When Bob Sutherland founded Cherry Republic in 1989, his mission was to create a company that celebrated both Michigan cherries and the hardworking men and women who plant the trees, prune the branches, harvest the fruit, and spend sleepless nights worrying about pests and weather. Meet Sarah, Nels, and Nikki — three great examples of why we love the cherry industry.
Returning to Michigan after raising their family in Indianapolis, Sarah Hallstedt and her husband, Phil, purchased their 53-acre cherry farm in Northport, MI, in 2006 to pursue their dream of fruit farming. Relying on used equipment bought at auction and the kind advice of local growers and researchers at MSU like Nikki Rothwell, the Hallstedts slowly transformed 22 acres of decrepit old tart cherry trees into fertile ground ready for the planting of 9,500 sweet cherry trees in 2010-2012.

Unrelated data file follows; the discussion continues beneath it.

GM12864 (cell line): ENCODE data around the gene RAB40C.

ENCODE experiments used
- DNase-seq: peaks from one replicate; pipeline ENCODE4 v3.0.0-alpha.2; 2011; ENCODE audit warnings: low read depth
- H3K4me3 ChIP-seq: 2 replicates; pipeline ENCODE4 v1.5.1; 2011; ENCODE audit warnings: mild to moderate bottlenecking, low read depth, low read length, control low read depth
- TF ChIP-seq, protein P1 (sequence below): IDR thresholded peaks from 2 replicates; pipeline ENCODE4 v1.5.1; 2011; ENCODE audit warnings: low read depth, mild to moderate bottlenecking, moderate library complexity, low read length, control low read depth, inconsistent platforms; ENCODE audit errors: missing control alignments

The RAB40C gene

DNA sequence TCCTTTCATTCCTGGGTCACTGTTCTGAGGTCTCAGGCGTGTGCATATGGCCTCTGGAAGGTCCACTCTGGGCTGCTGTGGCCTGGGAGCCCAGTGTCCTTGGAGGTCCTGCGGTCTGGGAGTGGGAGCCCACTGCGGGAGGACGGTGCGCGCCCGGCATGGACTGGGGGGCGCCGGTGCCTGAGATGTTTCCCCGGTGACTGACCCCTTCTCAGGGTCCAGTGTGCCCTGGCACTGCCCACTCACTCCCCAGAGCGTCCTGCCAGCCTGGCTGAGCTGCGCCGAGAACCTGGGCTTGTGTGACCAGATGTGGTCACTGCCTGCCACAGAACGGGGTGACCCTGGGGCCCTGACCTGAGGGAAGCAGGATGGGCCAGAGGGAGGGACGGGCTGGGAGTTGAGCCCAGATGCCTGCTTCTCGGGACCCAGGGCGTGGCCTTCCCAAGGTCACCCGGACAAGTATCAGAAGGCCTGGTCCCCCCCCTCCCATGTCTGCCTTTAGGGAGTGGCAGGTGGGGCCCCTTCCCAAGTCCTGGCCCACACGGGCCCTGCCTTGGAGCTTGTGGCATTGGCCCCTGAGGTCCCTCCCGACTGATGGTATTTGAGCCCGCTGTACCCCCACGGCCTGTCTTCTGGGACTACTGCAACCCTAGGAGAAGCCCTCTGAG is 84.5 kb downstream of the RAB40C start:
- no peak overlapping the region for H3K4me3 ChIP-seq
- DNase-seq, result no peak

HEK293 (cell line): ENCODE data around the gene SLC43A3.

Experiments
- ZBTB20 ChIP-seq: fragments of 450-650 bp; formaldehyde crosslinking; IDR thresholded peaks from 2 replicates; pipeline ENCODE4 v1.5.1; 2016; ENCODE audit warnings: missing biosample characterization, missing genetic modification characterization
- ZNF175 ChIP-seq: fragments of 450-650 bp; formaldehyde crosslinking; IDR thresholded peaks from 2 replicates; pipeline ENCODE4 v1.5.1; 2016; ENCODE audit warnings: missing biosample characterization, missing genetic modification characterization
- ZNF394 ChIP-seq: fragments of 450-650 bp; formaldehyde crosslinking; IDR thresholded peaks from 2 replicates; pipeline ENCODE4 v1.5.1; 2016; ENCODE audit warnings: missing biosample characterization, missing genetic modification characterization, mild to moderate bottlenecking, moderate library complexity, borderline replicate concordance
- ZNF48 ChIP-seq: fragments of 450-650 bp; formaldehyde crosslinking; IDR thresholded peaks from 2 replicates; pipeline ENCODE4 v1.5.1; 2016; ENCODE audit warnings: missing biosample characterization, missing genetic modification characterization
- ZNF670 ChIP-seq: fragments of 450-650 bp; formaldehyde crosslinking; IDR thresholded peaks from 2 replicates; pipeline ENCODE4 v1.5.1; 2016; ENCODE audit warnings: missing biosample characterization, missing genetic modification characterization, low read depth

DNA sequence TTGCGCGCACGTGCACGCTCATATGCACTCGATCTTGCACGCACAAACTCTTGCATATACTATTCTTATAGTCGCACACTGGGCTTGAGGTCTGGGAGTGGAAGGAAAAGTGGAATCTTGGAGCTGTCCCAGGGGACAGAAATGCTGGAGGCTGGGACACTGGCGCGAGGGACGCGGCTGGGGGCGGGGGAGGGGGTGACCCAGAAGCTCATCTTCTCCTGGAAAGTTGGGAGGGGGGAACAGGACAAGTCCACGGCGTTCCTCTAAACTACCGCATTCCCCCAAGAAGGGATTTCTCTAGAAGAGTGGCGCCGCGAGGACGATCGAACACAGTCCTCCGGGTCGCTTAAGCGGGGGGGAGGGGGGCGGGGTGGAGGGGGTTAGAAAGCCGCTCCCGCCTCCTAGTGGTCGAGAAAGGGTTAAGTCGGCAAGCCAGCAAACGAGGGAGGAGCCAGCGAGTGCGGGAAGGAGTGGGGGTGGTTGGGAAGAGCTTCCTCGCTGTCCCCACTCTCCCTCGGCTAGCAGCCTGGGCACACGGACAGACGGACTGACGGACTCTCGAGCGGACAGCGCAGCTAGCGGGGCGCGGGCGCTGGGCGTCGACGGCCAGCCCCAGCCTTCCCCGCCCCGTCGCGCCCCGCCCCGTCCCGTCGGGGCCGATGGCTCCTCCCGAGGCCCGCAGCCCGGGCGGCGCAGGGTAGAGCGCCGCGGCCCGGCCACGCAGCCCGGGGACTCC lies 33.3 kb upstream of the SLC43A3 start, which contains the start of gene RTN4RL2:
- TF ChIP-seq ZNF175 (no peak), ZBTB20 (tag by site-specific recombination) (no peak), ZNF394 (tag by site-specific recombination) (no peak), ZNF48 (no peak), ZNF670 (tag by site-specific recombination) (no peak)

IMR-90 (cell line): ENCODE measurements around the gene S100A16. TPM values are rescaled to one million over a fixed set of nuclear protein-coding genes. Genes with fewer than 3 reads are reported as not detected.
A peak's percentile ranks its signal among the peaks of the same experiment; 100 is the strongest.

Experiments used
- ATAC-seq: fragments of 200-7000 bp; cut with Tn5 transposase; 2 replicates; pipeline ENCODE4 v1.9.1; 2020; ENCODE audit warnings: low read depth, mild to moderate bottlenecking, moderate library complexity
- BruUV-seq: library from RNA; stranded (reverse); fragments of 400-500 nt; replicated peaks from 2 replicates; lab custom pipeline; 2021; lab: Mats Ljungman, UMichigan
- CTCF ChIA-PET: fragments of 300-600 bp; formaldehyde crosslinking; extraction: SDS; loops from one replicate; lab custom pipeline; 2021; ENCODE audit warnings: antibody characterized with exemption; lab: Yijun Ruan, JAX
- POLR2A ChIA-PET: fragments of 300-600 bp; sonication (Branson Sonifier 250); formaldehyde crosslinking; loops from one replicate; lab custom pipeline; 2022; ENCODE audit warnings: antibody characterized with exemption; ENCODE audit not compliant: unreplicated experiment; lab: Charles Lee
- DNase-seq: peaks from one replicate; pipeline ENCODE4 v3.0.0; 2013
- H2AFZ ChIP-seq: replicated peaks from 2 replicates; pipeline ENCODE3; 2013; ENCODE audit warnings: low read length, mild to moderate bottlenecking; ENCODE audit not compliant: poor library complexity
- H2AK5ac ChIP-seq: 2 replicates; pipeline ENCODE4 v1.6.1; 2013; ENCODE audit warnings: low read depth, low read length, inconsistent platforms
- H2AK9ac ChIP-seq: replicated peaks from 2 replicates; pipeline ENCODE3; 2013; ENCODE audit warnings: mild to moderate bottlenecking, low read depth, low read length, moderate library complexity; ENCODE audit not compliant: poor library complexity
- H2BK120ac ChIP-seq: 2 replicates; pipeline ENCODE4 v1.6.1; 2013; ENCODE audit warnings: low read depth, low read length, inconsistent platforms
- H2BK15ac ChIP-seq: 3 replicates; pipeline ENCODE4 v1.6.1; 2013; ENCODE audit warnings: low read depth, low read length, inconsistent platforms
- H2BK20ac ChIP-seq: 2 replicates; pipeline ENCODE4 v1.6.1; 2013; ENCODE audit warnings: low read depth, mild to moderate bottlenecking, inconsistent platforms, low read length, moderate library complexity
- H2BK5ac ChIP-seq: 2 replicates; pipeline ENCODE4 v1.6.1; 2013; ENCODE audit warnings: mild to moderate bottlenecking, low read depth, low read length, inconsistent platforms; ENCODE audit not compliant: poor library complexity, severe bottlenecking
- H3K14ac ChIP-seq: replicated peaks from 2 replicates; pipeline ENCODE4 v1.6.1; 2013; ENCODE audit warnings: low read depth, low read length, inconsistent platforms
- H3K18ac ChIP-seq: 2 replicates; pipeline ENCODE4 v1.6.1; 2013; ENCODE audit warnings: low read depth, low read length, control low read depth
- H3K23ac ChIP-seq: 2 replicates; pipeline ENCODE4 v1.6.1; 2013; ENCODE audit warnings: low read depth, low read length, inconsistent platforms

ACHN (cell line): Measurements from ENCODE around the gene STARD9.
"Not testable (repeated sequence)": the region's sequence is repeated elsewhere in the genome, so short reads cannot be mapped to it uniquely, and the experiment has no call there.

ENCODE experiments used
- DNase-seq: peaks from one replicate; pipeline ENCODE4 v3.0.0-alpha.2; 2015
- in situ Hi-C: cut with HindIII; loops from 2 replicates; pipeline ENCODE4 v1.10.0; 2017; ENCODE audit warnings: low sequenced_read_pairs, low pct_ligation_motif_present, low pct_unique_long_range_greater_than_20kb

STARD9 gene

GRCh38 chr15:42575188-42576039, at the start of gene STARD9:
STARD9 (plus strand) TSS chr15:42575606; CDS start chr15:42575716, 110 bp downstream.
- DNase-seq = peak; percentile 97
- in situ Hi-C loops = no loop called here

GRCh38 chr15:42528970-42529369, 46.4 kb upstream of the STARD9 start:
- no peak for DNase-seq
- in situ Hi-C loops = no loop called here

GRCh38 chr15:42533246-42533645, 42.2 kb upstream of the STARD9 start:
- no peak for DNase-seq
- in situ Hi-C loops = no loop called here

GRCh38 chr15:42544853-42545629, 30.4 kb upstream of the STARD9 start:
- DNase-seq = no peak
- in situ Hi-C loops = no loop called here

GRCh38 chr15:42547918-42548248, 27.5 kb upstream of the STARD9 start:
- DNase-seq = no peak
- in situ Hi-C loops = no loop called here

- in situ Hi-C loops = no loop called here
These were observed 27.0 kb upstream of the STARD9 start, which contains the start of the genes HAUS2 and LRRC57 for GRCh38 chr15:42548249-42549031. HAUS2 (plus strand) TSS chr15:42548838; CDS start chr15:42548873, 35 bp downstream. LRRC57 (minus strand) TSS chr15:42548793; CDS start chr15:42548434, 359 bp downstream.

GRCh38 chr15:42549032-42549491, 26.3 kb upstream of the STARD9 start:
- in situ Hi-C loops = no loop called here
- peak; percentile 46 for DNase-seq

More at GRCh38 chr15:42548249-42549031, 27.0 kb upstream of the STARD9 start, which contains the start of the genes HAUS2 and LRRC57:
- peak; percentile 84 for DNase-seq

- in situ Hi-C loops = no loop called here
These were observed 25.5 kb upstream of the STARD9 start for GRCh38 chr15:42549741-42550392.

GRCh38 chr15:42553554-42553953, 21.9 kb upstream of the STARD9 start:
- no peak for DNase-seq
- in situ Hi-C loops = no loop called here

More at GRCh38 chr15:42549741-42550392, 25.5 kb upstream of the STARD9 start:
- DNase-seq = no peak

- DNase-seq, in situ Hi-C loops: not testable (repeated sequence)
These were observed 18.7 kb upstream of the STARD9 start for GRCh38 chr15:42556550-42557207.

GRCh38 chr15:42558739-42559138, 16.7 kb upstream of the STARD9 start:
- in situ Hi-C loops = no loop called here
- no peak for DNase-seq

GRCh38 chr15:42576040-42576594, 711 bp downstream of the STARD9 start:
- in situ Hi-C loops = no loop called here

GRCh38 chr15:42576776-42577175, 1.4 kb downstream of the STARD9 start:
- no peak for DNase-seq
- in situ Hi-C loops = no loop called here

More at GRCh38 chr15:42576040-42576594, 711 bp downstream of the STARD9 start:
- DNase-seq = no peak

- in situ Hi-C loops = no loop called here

Along the way, Sarah, Phil, and their children put in countless hours and “buckets of sweat” as they readied the land for their dream farm. They describe the working weekends they spent over several summers as they traveled from their then-home in Indiana to Leelanau County — an 816-mile weekend commute.
“After the trees were pulled, pushed into piles and burned, our family trips up to Michigan became ‘rock and roll vacations,'” Sarah remembers. “Affectionately dreaded by the kids, the ‘rock’ part of the trip began in the morning as we woke up, headed over to the orchard from Phil’s parents’ home six miles away, and proceeded to walk shoulder-to-shoulder picking up rocks and leftover tree roots. ‘Roll’ came in the afternoon as we swam and sailed on local lakes.”